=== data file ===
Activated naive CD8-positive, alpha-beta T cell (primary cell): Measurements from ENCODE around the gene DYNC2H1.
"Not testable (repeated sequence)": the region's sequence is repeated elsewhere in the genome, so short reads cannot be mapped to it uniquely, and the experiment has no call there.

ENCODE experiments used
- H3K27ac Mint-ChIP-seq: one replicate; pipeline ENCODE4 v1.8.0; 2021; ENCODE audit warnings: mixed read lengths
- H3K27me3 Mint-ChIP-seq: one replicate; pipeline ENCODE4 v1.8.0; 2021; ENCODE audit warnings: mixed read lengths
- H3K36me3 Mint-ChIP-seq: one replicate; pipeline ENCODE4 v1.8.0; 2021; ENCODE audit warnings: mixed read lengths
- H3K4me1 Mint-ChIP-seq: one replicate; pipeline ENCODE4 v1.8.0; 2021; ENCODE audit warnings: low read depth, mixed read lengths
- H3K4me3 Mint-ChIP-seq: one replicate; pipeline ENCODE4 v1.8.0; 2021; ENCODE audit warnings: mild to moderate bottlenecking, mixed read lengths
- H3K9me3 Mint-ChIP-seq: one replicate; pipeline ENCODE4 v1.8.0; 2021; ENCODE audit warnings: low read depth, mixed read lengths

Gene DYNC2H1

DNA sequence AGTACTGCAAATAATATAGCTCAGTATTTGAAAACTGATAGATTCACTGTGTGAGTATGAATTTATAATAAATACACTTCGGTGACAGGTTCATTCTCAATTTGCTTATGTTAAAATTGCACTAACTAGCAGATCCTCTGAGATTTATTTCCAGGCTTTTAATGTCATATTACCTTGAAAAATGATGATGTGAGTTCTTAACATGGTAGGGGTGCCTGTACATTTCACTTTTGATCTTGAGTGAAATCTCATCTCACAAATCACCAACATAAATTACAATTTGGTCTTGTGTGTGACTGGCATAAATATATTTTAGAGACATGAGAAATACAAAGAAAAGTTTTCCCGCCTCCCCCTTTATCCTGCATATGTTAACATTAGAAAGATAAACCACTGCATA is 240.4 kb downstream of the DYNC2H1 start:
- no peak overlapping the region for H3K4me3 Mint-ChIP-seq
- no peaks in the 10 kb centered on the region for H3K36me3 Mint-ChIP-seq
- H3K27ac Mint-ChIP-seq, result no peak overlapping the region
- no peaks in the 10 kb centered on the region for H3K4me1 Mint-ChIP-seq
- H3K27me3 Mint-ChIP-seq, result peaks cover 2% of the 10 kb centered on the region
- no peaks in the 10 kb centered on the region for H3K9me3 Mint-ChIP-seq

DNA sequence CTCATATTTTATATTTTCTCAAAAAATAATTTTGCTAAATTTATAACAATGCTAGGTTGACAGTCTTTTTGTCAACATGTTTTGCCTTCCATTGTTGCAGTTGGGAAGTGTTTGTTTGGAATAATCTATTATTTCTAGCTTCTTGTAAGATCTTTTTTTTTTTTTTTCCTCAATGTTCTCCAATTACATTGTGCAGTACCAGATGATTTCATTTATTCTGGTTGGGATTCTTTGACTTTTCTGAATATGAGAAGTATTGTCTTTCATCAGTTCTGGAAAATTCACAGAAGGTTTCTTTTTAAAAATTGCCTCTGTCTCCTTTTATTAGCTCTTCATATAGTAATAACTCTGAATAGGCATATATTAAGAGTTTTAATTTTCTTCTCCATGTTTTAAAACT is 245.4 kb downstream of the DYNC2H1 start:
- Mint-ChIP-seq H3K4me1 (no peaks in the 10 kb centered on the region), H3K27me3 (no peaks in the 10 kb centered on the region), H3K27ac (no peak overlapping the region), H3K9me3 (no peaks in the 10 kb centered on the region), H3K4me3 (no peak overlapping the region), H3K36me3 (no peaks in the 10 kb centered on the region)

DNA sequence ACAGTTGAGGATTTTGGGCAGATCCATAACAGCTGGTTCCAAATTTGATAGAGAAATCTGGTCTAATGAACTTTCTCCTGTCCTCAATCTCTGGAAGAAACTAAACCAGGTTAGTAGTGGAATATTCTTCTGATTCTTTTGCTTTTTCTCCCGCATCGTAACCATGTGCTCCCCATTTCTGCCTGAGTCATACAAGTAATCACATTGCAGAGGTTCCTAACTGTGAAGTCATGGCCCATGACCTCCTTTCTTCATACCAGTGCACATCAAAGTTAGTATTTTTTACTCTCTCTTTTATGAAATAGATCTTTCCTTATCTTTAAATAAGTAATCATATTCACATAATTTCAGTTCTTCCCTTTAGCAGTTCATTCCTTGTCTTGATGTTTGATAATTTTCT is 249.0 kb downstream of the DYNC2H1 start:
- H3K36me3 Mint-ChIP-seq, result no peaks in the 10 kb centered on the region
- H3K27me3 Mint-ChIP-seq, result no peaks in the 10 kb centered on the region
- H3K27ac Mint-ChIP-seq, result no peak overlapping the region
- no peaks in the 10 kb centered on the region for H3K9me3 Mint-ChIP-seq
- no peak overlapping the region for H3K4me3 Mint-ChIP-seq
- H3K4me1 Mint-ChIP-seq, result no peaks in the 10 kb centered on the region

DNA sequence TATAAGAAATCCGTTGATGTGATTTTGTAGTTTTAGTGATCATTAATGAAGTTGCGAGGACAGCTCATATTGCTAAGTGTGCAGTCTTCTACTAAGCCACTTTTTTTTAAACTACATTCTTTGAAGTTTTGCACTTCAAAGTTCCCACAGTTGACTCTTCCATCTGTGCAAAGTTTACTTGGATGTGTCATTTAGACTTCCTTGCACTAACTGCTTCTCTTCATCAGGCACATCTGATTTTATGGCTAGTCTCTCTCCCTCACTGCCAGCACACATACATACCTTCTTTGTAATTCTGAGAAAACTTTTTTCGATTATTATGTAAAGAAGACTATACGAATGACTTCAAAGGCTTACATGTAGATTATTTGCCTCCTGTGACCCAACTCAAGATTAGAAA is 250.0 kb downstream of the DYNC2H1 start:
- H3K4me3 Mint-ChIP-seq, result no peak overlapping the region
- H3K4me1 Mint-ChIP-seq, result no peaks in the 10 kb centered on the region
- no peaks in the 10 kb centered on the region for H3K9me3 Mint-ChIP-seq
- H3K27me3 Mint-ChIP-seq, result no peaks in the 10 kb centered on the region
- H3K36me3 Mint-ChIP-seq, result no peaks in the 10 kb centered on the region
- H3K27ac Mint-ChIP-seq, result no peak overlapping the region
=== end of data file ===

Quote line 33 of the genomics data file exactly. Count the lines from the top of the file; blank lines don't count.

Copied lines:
- H3K27ac Mint-ChIP-seq, result no peak overlapping the region